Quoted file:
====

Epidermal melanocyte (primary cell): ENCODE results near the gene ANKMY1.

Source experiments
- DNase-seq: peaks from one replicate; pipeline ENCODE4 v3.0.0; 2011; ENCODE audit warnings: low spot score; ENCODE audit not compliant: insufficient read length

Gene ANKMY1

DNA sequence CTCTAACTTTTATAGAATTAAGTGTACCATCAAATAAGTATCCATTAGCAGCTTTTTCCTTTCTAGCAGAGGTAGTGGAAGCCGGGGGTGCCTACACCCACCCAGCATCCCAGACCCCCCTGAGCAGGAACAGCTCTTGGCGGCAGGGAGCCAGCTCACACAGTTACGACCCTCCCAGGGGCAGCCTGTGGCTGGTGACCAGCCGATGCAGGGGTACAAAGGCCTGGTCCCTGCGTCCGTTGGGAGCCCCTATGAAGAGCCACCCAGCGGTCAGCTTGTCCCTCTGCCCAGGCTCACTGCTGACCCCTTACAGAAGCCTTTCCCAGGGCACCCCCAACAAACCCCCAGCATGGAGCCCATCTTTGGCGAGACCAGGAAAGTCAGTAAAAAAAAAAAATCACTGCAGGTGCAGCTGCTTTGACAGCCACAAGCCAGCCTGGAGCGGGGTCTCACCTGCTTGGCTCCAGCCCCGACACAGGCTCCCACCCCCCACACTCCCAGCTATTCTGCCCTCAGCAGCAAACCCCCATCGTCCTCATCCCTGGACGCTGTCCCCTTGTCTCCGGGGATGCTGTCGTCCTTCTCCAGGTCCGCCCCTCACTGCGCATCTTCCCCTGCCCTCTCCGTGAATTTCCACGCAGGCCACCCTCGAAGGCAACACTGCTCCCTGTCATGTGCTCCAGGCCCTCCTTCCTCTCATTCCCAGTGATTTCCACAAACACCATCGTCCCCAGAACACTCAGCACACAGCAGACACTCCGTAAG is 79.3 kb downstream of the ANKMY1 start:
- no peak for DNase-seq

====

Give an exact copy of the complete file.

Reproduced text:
Epidermal melanocyte (primary cell): ENCODE results near the gene ANKMY1.

Source experiments
- DNase-seq: peaks from one replicate; pipeline ENCODE4 v3.0.0; 2011; ENCODE audit warnings: low spot score; ENCODE audit not compliant: insufficient read length

Gene ANKMY1

DNA sequence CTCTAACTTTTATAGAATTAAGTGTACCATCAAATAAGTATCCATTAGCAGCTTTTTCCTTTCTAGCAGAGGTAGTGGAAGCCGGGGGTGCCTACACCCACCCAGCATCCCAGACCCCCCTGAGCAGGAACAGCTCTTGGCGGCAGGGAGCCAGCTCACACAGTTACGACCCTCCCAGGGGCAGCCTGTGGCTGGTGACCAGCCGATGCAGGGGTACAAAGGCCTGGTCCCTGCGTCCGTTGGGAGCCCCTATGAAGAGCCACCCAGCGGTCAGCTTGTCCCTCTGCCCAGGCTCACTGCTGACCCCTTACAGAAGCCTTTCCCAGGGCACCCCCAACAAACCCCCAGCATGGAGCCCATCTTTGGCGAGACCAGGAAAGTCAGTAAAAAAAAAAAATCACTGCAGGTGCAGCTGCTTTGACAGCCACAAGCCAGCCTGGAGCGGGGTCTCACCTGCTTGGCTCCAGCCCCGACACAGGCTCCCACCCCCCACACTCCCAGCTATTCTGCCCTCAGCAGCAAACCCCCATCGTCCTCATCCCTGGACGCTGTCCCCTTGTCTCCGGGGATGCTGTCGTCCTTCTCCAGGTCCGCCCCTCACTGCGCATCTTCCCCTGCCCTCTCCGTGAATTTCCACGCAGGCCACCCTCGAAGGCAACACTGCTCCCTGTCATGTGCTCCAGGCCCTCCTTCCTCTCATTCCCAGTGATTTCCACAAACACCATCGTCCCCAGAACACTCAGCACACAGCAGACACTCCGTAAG is 79.3 kb downstream of the ANKMY1 start:
- no peak for DNase-seq